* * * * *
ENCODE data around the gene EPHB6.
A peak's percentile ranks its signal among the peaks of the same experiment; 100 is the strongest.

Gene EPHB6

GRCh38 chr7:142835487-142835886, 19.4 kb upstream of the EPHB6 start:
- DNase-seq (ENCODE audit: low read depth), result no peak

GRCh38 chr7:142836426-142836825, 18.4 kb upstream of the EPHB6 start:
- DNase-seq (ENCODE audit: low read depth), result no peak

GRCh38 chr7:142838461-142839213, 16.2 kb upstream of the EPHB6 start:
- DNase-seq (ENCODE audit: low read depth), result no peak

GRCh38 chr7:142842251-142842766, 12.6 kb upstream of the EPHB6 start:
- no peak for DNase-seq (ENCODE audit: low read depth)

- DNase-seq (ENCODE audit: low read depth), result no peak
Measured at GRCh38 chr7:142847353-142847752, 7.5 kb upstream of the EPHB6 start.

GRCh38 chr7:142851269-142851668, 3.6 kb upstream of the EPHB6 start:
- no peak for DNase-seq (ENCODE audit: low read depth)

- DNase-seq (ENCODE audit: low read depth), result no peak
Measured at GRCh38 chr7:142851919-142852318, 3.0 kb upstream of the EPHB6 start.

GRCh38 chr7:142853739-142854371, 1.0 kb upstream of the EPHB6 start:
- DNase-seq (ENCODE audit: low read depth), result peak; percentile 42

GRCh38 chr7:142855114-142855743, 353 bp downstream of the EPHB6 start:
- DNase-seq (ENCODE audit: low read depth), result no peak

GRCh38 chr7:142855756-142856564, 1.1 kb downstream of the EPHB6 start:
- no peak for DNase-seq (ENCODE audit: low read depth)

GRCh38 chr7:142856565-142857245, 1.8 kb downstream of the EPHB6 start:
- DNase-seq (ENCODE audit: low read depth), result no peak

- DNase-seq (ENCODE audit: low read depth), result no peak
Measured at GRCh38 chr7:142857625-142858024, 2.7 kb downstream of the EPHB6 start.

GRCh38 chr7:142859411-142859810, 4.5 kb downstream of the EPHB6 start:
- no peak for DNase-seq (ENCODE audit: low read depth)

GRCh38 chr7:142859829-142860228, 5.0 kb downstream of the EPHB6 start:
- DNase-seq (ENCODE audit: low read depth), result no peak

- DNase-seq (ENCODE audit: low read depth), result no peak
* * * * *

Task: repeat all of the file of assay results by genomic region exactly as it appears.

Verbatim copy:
ENCODE data around the gene EPHB6.
A peak's percentile ranks its signal among the peaks of the same experiment; 100 is the strongest.

Gene EPHB6

GRCh38 chr7:142835487-142835886, 19.4 kb upstream of the EPHB6 start:
- DNase-seq (ENCODE audit: low read depth), result no peak

GRCh38 chr7:142836426-142836825, 18.4 kb upstream of the EPHB6 start:
- DNase-seq (ENCODE audit: low read depth), result no peak

GRCh38 chr7:142838461-142839213, 16.2 kb upstream of the EPHB6 start:
- DNase-seq (ENCODE audit: low read depth), result no peak

GRCh38 chr7:142842251-142842766, 12.6 kb upstream of the EPHB6 start:
- no peak for DNase-seq (ENCODE audit: low read depth)

- DNase-seq (ENCODE audit: low read depth), result no peak
Measured at GRCh38 chr7:142847353-142847752, 7.5 kb upstream of the EPHB6 start.

GRCh38 chr7:142851269-142851668, 3.6 kb upstream of the EPHB6 start:
- no peak for DNase-seq (ENCODE audit: low read depth)

- DNase-seq (ENCODE audit: low read depth), result no peak
Measured at GRCh38 chr7:142851919-142852318, 3.0 kb upstream of the EPHB6 start.

GRCh38 chr7:142853739-142854371, 1.0 kb upstream of the EPHB6 start:
- DNase-seq (ENCODE audit: low read depth), result peak; percentile 42

GRCh38 chr7:142855114-142855743, 353 bp downstream of the EPHB6 start:
- DNase-seq (ENCODE audit: low read depth), result no peak

GRCh38 chr7:142855756-142856564, 1.1 kb downstream of the EPHB6 start:
- no peak for DNase-seq (ENCODE audit: low read depth)

GRCh38 chr7:142856565-142857245, 1.8 kb downstream of the EPHB6 start:
- DNase-seq (ENCODE audit: low read depth), result no peak

- DNase-seq (ENCODE audit: low read depth), result no peak
Measured at GRCh38 chr7:142857625-142858024, 2.7 kb downstream of the EPHB6 start.

GRCh38 chr7:142859411-142859810, 4.5 kb downstream of the EPHB6 start:
- no peak for DNase-seq (ENCODE audit: low read depth)

GRCh38 chr7:142859829-142860228, 5.0 kb downstream of the EPHB6 start:
- DNase-seq (ENCODE audit: low read depth), result no peak

- DNase-seq (ENCODE audit: low read depth), result no peak